Investors usually focus too much on portfolio strategy, and not enough on their spending behaviour and investment discipline. This could jeopardise their long-term financial wellbeing.
It’s not the big stuff, but rather the innocuous daily choices that really impact your savings.
Consider not just your financial capacity to take risks, but also your emotional ability to stomach short term losses.
Having a contingency and emergency fund helps in staying invested through market turmoil.
Compounding works when you earn decent returns, on average, and stay invested over the long run
What could Sylvia Bloom, a legal secretary, Ronald Read, a gas station attendant, and Grace Groner, a secretary at Abbott Laboratories, have in common? Turns out, all three of them amassed fortunes upwards $7 million each in their lifetimes. While luck and individual circumstance should not be discounted, these improbable stories of investment success offer a compelling insight into wealth creation: frugality and long term investment discipline outperform even the most sophisticated financial instruments. Let’s break this down and explore further.
Wealth is what you haven’t spent
Wealth is what you haven’t spent; the vehicle upgrade postponed, the iPhone not purchased, or the expensive dinner shelved for another weekend. At Clarified, we consistently see our customers underestimate their own spending, often by more than 50%. Usually it’s not the big stuff, but rather the innocuous daily choices that really leak the bucket. Simply being aware and keeping track of your expenses goes a long way helping you contain your lifestyle spending.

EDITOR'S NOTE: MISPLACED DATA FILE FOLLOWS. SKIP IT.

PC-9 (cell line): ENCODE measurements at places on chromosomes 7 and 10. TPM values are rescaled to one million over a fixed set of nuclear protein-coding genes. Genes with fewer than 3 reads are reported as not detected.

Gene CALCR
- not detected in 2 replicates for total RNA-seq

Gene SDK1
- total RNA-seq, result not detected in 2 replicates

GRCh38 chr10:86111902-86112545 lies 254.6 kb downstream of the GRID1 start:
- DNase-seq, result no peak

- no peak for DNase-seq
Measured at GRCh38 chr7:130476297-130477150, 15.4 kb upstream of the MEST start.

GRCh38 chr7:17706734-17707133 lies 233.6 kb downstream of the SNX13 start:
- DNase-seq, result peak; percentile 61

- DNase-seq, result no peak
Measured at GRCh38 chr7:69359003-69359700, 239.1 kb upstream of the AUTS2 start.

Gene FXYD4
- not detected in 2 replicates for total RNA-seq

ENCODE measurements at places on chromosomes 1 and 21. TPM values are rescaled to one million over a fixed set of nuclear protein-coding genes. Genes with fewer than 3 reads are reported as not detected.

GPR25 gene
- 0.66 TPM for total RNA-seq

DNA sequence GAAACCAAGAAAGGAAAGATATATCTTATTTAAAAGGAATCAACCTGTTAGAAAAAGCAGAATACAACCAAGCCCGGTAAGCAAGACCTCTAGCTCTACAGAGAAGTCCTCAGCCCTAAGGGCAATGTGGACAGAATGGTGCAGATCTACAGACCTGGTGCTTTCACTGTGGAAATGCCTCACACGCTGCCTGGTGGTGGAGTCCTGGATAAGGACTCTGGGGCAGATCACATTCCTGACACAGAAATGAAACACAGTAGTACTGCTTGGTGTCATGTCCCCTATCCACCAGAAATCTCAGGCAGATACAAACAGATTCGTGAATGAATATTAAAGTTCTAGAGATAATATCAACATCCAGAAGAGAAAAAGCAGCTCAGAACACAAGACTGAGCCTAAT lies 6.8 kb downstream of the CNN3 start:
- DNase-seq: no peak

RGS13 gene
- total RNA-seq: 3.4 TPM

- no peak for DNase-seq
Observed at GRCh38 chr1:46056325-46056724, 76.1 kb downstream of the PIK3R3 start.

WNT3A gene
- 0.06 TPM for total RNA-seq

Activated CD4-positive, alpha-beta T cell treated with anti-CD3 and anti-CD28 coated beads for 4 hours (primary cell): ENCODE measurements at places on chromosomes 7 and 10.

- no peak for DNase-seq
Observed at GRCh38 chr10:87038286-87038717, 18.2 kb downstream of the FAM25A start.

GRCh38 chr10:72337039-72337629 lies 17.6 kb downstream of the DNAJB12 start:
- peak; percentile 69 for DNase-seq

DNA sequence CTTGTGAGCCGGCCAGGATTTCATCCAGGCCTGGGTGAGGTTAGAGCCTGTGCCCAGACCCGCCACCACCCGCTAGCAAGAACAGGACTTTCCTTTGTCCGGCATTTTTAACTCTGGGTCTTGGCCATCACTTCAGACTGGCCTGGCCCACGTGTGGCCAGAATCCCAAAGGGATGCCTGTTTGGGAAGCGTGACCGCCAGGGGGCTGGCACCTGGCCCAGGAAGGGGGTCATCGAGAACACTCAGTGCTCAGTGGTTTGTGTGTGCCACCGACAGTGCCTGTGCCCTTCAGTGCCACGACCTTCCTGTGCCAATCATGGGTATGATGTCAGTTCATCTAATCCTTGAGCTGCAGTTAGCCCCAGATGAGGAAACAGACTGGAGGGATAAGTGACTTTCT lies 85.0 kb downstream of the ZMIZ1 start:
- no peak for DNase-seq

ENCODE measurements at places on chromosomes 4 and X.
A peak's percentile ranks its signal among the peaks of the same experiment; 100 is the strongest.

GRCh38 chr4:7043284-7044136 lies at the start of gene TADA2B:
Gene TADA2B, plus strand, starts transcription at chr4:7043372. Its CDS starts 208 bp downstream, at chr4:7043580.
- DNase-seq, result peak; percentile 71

Take calculated risk, and account for your emotions
Holding on to more cash than necessary, or letting your savings languish in a bank account is without doubt damaging. However, taking risks without accounting for your risk tolerance is detrimental as well. Before creating investment portfolios at Clarified, we look not just at the financial capacity of the customer to take risks, but also at the emotional ability to stomach short term declines in portfolio value. In fact, this additional room for error is the often the difference between a steady, long-term portfolio, and one that churns with every business cycle.
Nothing sums up the importance of factoring in your emotions while making investment decisions better than this quote by Harry M. Markowitz, Nobel Prize in Economic Sciences, and co-author of Modern Portfolio Theory, “I should have computed the historical co-variances of the asset classes and drawn an efficient frontier. Instead, I visualised my grief if the stock market went way up and I wasn’t in it – or if it went way down and I was completely in it. My intention was to minimise my future regret. So I split my contributions 50/50 between bonds and equities.”
Stay the course
Linear thinking is intuitive, exponential thinking is not. As a result, we consistently under appreciate the power of compounding. High returns, realized infrequently, do almost nothing for long-term wealth creation; compounding does not work in the absence of continuity. The correct approach is to aim for decent returns, on average, over the long run; that is when compounding works its magic.
Finally, we must remember that in investing, volatility is inevitable and normal. Having a buffer, and accounting for your risk tolerance is necessary precisely because this helps you stay invested through periods of market volatility. It also helps to create a separate fund for contingencies and emergencies, so you don’t have to access your investments to meet short term needs.
Published on: September 5, 2018